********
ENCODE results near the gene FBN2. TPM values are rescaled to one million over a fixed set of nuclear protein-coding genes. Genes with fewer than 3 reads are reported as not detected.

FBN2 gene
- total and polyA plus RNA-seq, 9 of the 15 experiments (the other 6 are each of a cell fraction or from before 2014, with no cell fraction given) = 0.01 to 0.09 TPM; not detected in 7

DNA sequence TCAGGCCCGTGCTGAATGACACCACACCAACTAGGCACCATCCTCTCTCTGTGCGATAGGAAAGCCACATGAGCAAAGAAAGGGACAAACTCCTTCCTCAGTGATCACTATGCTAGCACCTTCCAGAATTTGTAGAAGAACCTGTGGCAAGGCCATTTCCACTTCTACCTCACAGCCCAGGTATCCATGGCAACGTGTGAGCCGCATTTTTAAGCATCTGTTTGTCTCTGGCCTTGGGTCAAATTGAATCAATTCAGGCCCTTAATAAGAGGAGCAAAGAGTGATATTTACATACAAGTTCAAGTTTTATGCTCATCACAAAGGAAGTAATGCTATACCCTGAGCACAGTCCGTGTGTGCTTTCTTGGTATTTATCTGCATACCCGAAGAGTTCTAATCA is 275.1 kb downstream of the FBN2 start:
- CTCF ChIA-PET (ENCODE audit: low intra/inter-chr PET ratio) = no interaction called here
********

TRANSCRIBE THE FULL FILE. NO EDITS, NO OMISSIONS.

ENCODE results near the gene FBN2. TPM values are rescaled to one million over a fixed set of nuclear protein-coding genes. Genes with fewer than 3 reads are reported as not detected.

FBN2 gene
- total and polyA plus RNA-seq, 9 of the 15 experiments (the other 6 are each of a cell fraction or from before 2014, with no cell fraction given) = 0.01 to 0.09 TPM; not detected in 7

DNA sequence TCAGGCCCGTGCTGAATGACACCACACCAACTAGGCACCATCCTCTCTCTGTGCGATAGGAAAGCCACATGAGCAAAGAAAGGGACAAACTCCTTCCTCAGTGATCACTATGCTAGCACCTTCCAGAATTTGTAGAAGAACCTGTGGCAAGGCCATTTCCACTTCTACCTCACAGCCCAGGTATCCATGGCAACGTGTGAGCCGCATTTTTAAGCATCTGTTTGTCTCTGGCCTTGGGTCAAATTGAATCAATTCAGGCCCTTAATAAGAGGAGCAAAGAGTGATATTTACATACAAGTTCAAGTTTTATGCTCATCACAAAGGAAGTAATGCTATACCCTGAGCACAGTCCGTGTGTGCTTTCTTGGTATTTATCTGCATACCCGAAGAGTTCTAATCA is 275.1 kb downstream of the FBN2 start:
- CTCF ChIA-PET (ENCODE audit: low intra/inter-chr PET ratio) = no interaction called here